The World

Weekdays 2-3 p.m.
  • Hosted by Marco Werman

Each weekday, host Marco Werman and his team of producers bring you the world's most interesting stories in an hour of radio that reminds us just how small our planet really is. The World is heard on over 300 stations across North America.

Ways to Connect

How alone are 'lone wolf' jihadi attackers?

3 hours ago

The investigation into what exactly happened in London on Wednesday is really only just beginning. But the initial impression is that it was a "lone wolf" attack by an ISIS supporter, like we saw in Orlando, Nice and Berlin.

We've become accustomed to hearing the phrase "self-radicalized" in connection with these lone wolves. But is that really the case? Are they alone, radicalizing themselves?

It turns out that most lone wolves are actually groomed and mentored, one-on-one, by individual ISIS operatives.

R
Oleksandr Synytsia/Reuters 

"An act of state terrorism by Russia."

Ukraine's President Petro Poroshenko did not mince words about neighboring Russia following the assassination of an outspoken Kremlin critic in Kiev.

Denis Voronenkov, 45, was gunned down in broad daylight in front of a luxury hotel in the center of the city Thursday. He was a former member of the Russian parliament before he renounced his citizenship and emigrated last October to Ukraine where he became a citizen.

Post-Fidel-Castro Cuba isn't that different from before

18 hours ago

For years, opponents of Cuba’s socialist revolution pegged the system’s downfall to the inevitable death of its leader, Fidel Castro. Yet, months after Castro’s death, there have been no major protests on the streets of Havana, no popular uprising against the ruling Communist Party.

As Gladys Esther Marta Luís can attest. She's a manicurist who is currently unemployed. For her, things have continued on much like they were before. Since the former president's death in November, she said, “I don’t see any changes,” adding, “Life seems the same to me.”

London comes together to remember its victims

18 hours ago
t
Hannah McKay

Hundreds of people paid tribute in central London on Thursday to the victims of a terror attack outside British Parliament a day earlier that left four dead, including a police officer and the attacker, and dozens injured.

London Mayor Sadiq Khan led the tributes in a heavily policed Trafalgar Square, vowing "Londoners will never be cowed by terrorism" after a 52-year-old UK-born man went on the rampage at Westminster.

R
Carlos Barria/Reuters

I meet Nadzeya at an upscale café, somewhere in Manhattan. It’s the only place where she would meet me: somewhere crowded, so she could remain anonymous. Nadzeya, by the way, is not her real name.

Let’s get something out of the way. When people think of undocumented immigration in America, many don’t necessarily think of Nadzeya — a tall, pale platinum blonde woman from eastern Europe.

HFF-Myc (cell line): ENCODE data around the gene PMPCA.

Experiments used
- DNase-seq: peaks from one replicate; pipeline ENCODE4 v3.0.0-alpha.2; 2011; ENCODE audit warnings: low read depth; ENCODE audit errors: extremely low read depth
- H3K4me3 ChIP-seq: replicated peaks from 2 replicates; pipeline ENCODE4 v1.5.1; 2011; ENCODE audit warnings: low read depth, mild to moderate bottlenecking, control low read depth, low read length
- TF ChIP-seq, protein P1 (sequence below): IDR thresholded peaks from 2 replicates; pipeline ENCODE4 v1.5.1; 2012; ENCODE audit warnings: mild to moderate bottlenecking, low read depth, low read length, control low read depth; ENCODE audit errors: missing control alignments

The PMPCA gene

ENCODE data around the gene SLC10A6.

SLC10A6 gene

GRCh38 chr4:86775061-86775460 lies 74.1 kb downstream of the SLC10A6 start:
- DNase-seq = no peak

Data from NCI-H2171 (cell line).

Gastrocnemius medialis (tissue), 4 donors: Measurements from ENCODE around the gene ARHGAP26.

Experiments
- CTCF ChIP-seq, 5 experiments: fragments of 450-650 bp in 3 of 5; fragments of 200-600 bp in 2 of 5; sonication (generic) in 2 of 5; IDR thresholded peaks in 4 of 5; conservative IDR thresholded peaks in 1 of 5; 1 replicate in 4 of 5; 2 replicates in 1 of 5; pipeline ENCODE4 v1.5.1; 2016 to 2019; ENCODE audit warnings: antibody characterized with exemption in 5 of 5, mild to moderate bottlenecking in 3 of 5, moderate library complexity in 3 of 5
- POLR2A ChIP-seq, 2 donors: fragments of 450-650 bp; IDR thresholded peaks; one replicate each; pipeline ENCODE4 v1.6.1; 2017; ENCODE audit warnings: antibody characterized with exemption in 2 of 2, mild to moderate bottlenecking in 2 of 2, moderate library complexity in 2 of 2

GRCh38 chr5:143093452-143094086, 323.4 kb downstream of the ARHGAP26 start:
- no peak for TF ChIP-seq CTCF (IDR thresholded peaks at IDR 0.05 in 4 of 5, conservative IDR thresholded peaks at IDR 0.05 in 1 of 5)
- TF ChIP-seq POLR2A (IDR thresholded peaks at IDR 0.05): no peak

Candlelight vigil honors victims of Wednesday's terror attack in London

18 hours ago
v
Stefan Wermuth/Reuters

Hundreds of people paid tribute in central London on Thursday to the victims of a terror attack outside British Parliament a day earlier that left five dead including a police officer and the attacker, and dozens injured.

London Mayor Sadiq Khan led the tributes in a heavily policed Trafalgar Square, vowing "Londoners will never be cowed by terrorism" after a 52-year-old UK-born man went on the rampage at Westminster.

Photos: See Japan's nuclear legacy — from Fukushima to Hiroshima

19 hours ago
D
Ari Beser

Ari Beser is a photographer from Baltimore, but his family history connects him to Japan. His grandfather, Jacob Beser, helped drop nuclear bombs on Hiroshima and Nagasaki. (Listen to the story of Beser's friendship with Keiko Ogura, a Hiroshima survivor.)

Hussain Manawer thinks he is jinxed he gets stopped so often. He has been questioned at airports from LA to Macedonia, but jokes he doesn’t get stopped anymore because they all know him now.

“I’m just trying to figure out the best way in order to demolish this stigma that all Muslim people are terrorists.“

Bassem Youssef likes to swear.

In his new book, "Revolution for Dummies: Laughing Through the Arab Spring," Bassem Youssef uses the F-word as any number of parts of speech: noun, verb, adjective, even a command.

A
Trevor Corson 

The first time I saw a doctor in the United States after I’d gotten my American health insurance, it wasn’t for anything serious. American friends had told me I should get an annual physical exam. That way, they explained, a record would exist that I’d been in good health. If I got sick later, the insurance company wouldn’t be able to claim that I’d hidden any pre-existing conditions.

Pages